Three seasons, a World Series title, and a contract extension later, it seems like a good time to revisit the trade that brought Chris Sale to Boston.
However, it has less to do with the return Boston got versus what they gave the Chicago White Sox.
Headlining the package that went to Chicago’s Southside was the highly touted prospect who, at the time, was the No. 1 prospect in baseball. That player was Cuban infielder Yoán Moncada, who just recently signed a five-year extension worth $70 million to stay in Chicago through the 2025 season.
It was a topic of heavy debate because, unlike now, Boston had a surplus of top prospects –– including three in the top 15. Rafael Devers’ name wasn’t in these rumors, but No. 3 prospect Andrew Benintendi certainly was.
However, Boston opted to trade Moncada, keeping Benintendi as part of the team’s immediate and future core. A decision that has now resurfaced as a topic of “hindsight is 2020,” thanks in large part to their respective 2019 campaigns.
Last season, Andrew Benintendi slashed .266/.343/.431 with a wRC+ of 100 (league average); whereas Moncada slashed .315/.367/.548 with a wRC+ of 141.
It’s very easy to play “hindsight is 20/20” when somebody you traded breaks out before the player you kept. However, three years post-Sale trade, the Red Sox were still of the wiser to keep Andrew Benintendi.
If you can’t remember the 2016 season, let me jog your memory.
The Boston Red Sox were the top-rated offense in the league but had run into a bit of inconsistency in left field. Over the first four months of the season, Boston had already used Brock Holt, Rusney Castillo, Chris Young, Blake Swihart, Ryan LaMarre, and Bryce Brentz. Injuries, regression, and other things of the like made the Red Sox desperate, so then President of Baseball Operations Dave Dombrowski opted for the 22-year-old out of Arkansas.
Needless to say, Benintendi shined, slashing .295/.359/.476 with a wRC+ of 121. He even made the postseason roster, where he posted an OPS of 1.111 in the ALDS against Cleveland.
On the flip side, Travis Shaw was in the midst of a major slump and Aaron Hill was leaving a lot to be desired as the right-handed platoon. So the Red Sox called up the switch-hitting Moncada for a cup of coffee.
However, even though his sample size was just 20 plate appearances, Moncada struck out 12 times and had a wRC+ of just 32 (68 percent below league average).
For that, it poses the question: were the Red Sox victims of extreme recency bias when they opted for Benintendi over Moncada?
It’s easy to say yes right away. But if you did, you’d be falling victim to the same line of thinking you’re accusing Dave Dombrowski of, which is extreme recency bias. It’s best to look at the big picture when it comes to this trade.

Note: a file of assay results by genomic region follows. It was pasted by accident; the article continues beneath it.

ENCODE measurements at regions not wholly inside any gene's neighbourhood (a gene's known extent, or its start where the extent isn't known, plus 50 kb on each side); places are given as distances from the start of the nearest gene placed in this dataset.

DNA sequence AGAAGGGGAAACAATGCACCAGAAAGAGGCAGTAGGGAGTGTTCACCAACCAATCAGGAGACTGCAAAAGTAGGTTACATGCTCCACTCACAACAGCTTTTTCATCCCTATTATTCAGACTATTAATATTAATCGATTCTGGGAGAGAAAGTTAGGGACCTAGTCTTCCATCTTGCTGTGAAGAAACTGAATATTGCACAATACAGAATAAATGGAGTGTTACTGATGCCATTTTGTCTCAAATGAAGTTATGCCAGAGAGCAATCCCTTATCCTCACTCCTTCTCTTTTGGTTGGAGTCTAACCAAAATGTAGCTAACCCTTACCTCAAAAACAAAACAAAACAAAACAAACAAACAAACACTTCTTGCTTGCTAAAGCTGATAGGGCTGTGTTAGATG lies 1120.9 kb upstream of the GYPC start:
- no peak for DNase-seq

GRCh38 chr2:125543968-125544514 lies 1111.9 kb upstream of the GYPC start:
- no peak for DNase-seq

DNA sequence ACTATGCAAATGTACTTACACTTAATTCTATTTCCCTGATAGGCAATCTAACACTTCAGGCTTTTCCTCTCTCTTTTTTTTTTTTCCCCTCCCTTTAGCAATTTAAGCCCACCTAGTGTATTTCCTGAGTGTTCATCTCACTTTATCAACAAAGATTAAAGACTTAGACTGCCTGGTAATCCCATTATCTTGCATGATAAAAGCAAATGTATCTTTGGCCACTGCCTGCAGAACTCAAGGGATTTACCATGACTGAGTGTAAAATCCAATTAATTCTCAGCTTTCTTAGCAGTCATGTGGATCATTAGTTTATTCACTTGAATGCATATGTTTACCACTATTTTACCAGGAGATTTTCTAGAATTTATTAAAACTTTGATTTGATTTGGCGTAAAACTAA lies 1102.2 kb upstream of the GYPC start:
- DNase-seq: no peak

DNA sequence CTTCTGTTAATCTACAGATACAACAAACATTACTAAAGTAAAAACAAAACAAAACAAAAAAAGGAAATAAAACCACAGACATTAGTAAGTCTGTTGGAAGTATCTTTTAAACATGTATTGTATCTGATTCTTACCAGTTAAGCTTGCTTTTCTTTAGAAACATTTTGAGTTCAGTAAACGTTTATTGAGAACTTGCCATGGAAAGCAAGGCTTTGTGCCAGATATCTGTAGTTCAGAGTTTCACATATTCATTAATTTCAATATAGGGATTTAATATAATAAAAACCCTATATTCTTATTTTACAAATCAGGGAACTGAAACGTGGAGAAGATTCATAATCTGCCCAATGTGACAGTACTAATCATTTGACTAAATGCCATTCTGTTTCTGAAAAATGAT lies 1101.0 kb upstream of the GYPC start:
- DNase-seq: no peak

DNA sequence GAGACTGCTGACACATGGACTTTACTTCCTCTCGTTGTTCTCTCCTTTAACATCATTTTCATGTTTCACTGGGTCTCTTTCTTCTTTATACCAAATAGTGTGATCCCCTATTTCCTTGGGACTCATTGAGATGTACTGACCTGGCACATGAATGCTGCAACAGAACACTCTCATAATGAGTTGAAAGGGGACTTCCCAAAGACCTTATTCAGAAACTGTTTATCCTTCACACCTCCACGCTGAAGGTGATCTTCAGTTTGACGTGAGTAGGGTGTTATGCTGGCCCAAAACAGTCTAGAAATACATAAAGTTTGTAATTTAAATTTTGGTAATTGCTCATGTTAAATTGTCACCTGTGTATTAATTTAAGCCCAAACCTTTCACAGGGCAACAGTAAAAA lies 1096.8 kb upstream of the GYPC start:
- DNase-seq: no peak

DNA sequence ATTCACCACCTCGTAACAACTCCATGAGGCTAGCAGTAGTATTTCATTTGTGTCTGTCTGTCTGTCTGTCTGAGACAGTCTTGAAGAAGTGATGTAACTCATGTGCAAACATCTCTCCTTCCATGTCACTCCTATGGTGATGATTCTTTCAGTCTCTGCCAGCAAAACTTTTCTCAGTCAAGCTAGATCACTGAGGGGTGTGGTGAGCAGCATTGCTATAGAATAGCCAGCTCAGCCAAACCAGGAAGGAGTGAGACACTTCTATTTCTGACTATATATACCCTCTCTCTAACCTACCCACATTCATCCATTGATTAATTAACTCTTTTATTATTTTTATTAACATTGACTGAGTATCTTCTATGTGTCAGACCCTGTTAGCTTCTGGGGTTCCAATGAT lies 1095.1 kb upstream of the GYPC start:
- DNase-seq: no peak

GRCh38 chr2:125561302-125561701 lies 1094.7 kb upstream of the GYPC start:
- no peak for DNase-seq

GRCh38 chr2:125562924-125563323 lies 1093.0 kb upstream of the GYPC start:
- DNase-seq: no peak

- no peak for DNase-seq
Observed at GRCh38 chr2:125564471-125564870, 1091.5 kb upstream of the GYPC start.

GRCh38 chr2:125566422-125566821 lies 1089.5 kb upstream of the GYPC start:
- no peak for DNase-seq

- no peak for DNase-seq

Had Benintendi been the player dealt for Chris Sale, that hole that was created in left field in 2016 would reappear in 2017. Chris Young was already signed through that season, but he had proven to not be an everyday player anymore. So they’d likely have to look to free agency to resolve that issue, in a market that wasn’t very pretty, to begin with.
Headlining the market for left fielders was Yoenis Cespedes, who Boston had traded for Rick Porcello back in the 2014-15 offseason. He ended up signing a long-term deal to stay with the Mets anyway, despite having offers elsewhere.
Nos. 2 and 3 on the list were Matt Joyce and Colby Rasmus. While both are decent players, neither are true everyday players. Perhaps it could’ve worked with Chris Young platooning versus left-handed pitching, but long-term stability was a major red flag.
Meanwhile, after trading Travis Shaw to Milwaukee, the Red Sox still had Pablo Sandoval on the 40-man roster. When he was released in July, the team eventually traded for Eduardo Nuñez and called up Rafael Devers. The latter of the two is important here.
Devers performed admirably in 2017, struggled in 2018, and then blossomed into a superstar in 2019. Had the team not traded Moncada, there’s a decent chance that Devers found himself in a separate deal to solidify that corner outfield position. Perhaps for Giancarlo Stanton, who was traded during the 2017-18 offseason.
But then that means no J.D. Martinez, which likely leads to a World Series title-less 2018 season.
Moncada could’ve replaced Pedroia, and Devers could still have come up to play third base.
While true, the Red Sox weren’t aware of just how bad the Pedroia situation was at the time. Nobody looked at him when Sale was acquired and said: “Manny Machado is going to slide late and take out Pedroia’s knee, crippling him for the rest of his career.”
At the time of the Sale trade, Pedroia was still a part of the immediate future plans for the organization. And why wouldn’t he be? His contract is ongoing through the 2021 season.
If you look back at the Chris Sale trade, it brought the Red Sox a World Series title. A title in which Benintendi played a pivotal role on both sides of the ball. Replace Benintendi with Moncada (.235/.315/.400 with a .311 wOBA and a wRC+ of 97) and ask: Are the Red Sox still World Series Champions in 2018?
I don’t think so.
It’s easy to say the Red Sox messed up by trading Moncada over Benintendi after their respective 2019 campaigns. But you need to look at the big picture. While the White Sox may have won the trade, so did the Red Sox. It brought them an ace –– which they needed –– and a World Series title, while the White Sox got a star to shape their rebuild around.
It’s a win-win for both parties, and there’s nothing more to it.